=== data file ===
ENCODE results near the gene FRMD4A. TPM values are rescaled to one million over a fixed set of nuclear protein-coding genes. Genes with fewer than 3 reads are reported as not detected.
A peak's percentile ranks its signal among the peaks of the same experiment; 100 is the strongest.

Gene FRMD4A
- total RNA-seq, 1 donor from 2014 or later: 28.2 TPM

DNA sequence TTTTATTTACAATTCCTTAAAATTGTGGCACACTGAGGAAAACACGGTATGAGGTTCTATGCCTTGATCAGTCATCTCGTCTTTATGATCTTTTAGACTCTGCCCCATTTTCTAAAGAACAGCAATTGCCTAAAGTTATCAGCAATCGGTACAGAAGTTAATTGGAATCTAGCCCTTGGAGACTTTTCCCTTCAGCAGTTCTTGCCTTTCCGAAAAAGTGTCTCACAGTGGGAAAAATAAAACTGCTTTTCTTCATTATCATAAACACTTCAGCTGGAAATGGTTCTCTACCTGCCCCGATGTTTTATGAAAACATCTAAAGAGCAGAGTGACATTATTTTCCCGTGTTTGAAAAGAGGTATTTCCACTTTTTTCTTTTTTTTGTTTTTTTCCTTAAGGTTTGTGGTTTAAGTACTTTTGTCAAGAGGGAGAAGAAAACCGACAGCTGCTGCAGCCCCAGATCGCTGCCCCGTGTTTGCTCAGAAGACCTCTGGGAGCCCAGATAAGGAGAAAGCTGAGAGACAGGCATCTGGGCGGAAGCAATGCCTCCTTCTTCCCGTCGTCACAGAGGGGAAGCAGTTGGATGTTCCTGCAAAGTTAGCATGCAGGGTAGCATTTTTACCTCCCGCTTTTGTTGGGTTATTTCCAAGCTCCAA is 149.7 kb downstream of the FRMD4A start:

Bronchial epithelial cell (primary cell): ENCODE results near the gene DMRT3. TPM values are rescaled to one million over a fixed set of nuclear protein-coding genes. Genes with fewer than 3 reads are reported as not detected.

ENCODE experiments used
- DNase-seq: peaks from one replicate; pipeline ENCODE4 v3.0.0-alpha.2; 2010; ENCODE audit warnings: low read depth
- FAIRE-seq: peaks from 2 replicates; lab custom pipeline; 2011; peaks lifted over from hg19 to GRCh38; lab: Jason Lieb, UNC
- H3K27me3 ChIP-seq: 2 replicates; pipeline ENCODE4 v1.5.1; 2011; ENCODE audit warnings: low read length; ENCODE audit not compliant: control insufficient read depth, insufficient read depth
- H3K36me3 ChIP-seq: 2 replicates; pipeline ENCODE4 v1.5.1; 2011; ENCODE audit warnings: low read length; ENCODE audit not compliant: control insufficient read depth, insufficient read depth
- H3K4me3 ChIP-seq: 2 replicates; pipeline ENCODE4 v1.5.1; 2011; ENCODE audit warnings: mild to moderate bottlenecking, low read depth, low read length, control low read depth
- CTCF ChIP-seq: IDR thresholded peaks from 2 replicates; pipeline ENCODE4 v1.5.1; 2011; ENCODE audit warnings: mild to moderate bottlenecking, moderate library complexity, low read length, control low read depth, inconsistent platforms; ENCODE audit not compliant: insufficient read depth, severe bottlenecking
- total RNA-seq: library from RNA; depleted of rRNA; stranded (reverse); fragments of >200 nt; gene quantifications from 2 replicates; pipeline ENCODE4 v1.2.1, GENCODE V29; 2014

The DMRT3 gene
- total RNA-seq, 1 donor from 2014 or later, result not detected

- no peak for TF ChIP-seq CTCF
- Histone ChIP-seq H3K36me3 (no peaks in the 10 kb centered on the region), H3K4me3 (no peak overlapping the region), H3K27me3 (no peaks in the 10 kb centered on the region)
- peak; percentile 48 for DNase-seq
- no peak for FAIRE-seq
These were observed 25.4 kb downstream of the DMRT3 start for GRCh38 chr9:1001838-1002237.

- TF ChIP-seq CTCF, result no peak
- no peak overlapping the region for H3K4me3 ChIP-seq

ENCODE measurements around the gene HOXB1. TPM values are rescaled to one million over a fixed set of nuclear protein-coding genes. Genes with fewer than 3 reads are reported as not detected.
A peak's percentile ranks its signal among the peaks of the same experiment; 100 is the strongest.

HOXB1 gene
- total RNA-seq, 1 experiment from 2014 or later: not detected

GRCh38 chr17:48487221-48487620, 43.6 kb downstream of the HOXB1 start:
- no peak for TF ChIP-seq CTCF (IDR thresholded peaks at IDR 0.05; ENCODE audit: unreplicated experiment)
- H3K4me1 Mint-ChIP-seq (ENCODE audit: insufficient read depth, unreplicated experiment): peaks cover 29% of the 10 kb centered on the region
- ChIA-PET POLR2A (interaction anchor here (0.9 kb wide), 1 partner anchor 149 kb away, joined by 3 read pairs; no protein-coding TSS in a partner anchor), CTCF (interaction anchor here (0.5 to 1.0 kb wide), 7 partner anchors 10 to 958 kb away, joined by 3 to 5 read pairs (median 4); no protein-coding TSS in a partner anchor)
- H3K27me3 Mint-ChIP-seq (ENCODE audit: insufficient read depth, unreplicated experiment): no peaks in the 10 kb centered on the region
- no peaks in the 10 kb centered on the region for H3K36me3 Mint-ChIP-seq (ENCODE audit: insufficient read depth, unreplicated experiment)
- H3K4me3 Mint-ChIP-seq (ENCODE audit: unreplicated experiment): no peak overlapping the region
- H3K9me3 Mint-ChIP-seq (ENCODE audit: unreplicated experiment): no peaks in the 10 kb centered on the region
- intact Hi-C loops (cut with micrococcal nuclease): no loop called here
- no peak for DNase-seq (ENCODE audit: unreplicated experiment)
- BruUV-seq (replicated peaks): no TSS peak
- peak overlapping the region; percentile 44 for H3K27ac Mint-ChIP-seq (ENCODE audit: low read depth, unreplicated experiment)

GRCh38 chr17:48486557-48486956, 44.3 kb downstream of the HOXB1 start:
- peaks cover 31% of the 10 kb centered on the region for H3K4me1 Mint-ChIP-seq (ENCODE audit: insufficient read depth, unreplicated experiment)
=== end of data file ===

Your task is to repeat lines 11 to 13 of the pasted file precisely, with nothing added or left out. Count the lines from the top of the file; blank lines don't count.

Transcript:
- H3K36me3 ChIP-seq: 2 replicates; pipeline ENCODE4 v1.5.1; 2011; ENCODE audit warnings: low read length; ENCODE audit not compliant: control insufficient read depth, insufficient read depth
- H3K4me3 ChIP-seq: 2 replicates; pipeline ENCODE4 v1.5.1; 2011; ENCODE audit warnings: mild to moderate bottlenecking, low read depth, low read length, control low read depth
- CTCF ChIP-seq: IDR thresholded peaks from 2 replicates; pipeline ENCODE4 v1.5.1; 2011; ENCODE audit warnings: mild to moderate bottlenecking, moderate library complexity, low read length, control low read depth, inconsistent platforms; ENCODE audit not compliant: insufficient read depth, severe bottlenecking